sensory nervous system

Short: It’s Complicated

Cas touched a knuckle to a bead of condensation that had begun crawling down the side of the bottle’s brown glass; the surface tension on the droplet burst and Cas lifted away half the droplet to examine, turning his hand this way and that. Dean watched Cas’s careful study for the space of several heartbeats before he asked, in a soft voice so as not to startle the angel, “What do you see?”

“Hmm?” Cas flicked his eyes upward at Dean.

“You were looking at it pretty hard. What did you see that was so special?”

“Oh.” Cas shrugged, grabbing the bottle and lifting it to his lips. “It’s…complicated,” he said after a long sip.

Dean swallowed a sip of his own. “Try me,” he offered.

Keep reading

Can plants talk to each other? It certainly doesn’t seem that way: They don’t have complex sensory or nervous systems, like animals do, and they look pretty passive. But odd as it sounds, plants can communicate with each other — especially when they’re under attack. 

From the TED-Ed Lesson Can plants talk to each other? - Richard Karban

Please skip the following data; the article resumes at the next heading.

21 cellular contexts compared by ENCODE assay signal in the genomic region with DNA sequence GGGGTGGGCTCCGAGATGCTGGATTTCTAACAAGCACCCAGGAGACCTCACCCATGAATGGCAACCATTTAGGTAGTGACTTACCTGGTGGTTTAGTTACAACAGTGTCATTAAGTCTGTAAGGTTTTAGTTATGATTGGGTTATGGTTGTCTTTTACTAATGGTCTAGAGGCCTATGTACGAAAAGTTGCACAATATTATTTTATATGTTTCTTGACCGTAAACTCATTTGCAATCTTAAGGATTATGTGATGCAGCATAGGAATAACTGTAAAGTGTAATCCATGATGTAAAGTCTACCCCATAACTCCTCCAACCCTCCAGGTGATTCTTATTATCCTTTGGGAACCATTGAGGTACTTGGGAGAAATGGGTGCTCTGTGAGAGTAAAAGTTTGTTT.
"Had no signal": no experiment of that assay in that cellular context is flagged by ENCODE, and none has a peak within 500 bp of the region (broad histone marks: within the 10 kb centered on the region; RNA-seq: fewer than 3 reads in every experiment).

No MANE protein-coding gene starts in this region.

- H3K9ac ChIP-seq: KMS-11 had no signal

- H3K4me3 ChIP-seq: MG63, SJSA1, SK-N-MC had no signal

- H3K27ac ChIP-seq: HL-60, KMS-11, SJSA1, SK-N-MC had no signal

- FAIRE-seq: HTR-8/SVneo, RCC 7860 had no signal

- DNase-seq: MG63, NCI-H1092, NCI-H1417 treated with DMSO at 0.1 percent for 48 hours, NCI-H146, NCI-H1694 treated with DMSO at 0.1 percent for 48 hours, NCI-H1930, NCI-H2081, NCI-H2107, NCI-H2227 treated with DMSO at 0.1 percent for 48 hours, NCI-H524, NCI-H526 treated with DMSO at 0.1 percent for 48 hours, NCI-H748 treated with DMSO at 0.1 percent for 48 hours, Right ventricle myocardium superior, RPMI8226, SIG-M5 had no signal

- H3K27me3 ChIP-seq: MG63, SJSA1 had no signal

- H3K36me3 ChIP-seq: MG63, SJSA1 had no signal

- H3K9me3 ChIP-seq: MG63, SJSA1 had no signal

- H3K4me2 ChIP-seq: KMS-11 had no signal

Animation by Yukai Du / @yukaidu 

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  • Domain: Eukarya
  • Supergroup: Lophotrochozoans
  • Phylum: Mollusca
  • Class: Cephalopoda

Cephalopods are smart; they have a complex sensory capability, well-developed nervous systems, and can learn complex tasks. They are the only molluscs with a closed circulatory system. Some cephalopods precisely mimic their environment and can change both their color pattern and apparent texture. Octopus and squid have beak-like jaws which they use to inject an immobilizing poison into their prey. When attacked, dark ink is expelled into the siphon, and the cephalopod escapes behind a “smoke screen”.

Photograph from: www.celtnet.org.uk